Turns out the Tigers would need it. After an infield single to lead off the seventh, Pennington halved LSU’s lead with a long two-run home run to left field off Poche’. Poche’ then plunked the next batter to bring the tying run to the plate and Mainieri to the mound for a chat.

The coach has long joked that he’s never had a pitcher who is harder to read in terms of when he should come with the hook. Poche’, who admitted he thought his night was over, talked Mainieri into letting him stay in the game this time.

Poche’ promptly retired the next three Aggies to complete seven strong innings. He scattered eight hits and struck out six to earn his sixth victory in seven starts.

“There’s just very few kids that you have such faith in their honesty about how they feel,” Mainieri explained. “I just asked him ‘Do you have anything left? How do you feel?’ And he said ‘I feel good.’ He went out there and got the next three guys. That’s what you call clutch pitching.”

LSU wasted no time getting those runs back. Robertson watched a home run bid hook just foul, appearing in disbelief as he rounded first base and made his way back to the batter’s box. He then crushed an ensuing offering over the left field bleachers for his second home run of the season.

Greg Deichmann followed with his ninth home run of the season, an absolute moonshot that somehow crept into the first row of the bleachers in right. TrakMan recorded the launch angle of the towering blast at an almost unfathomable 46 degrees.

Hunter Newman came to work the eighth inning, his first appearance since March 12, and showed no signs of rust from the back injury that kept him out for two weeks. The senior reliever entered and struck out the side on 14 pitches.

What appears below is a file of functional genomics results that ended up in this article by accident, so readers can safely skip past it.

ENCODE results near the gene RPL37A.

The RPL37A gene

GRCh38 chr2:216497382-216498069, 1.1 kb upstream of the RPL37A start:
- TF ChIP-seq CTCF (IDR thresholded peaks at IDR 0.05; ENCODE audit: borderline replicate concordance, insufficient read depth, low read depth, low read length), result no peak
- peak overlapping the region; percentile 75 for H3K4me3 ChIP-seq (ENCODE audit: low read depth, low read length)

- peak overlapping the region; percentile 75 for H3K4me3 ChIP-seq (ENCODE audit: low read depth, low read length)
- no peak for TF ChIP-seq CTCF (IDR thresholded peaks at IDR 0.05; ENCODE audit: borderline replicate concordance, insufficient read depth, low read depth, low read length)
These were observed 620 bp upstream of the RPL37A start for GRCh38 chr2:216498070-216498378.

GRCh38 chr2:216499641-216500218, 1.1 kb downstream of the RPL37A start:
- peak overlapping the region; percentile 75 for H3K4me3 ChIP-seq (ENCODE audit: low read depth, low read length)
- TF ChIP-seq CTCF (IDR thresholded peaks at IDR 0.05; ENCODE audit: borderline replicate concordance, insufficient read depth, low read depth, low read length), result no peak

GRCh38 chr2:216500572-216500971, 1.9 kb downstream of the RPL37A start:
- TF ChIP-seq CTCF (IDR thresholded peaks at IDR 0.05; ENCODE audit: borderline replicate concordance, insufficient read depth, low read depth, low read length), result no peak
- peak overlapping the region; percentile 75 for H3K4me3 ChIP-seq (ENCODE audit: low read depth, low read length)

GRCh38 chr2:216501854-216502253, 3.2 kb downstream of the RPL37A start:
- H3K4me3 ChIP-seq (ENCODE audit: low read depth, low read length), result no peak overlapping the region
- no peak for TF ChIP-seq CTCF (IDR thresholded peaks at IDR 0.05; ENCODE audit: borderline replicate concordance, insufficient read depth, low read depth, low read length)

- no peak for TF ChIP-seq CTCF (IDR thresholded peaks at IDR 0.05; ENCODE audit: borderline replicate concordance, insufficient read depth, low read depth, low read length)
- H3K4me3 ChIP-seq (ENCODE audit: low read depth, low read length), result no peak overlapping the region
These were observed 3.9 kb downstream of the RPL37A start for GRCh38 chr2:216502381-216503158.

“It’s been a long two weeks just watching them play,” Newman said. “It felt great being back out on the mound.”

Beau Jordan drew a bases-loaded walk to provide an insurance run and Todd Peterson gave up a two-run home run in the ninth inning before closing things out as LSU improved to 19-9 and 5-3 in the Southeastern Conference. The Tigers and Aggies have a rubber match set for Saturday at 2:30 p.m.


– Rankin Woley made his first career start at first base as Mainieri sat slumping freshman Jake Slaughter. Woley reached base three times — two hits, one hit by pitch — and played a clean first base. Mainieri praised Woley for providing a “spark” but didn’t tip his hand as to whether Slaughter or Woley would get the nod Saturday.

– Newman revealed that he’d been suffering from a herniated disc, but still doesn’t have any clue what caused the injury.

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James Moran
James Moran was Editor of Tiger Rag from August 2018 to October 2019. He previously served as the associate editor since 2014. He is a graduate of the LSU Manship School of Journalism.
About James Moran 1377 Articles
James Moran was Editor of Tiger Rag from August 2018 to October 2019. He previously served as the associate editor since 2014. He is a graduate of the LSU Manship School of Journalism.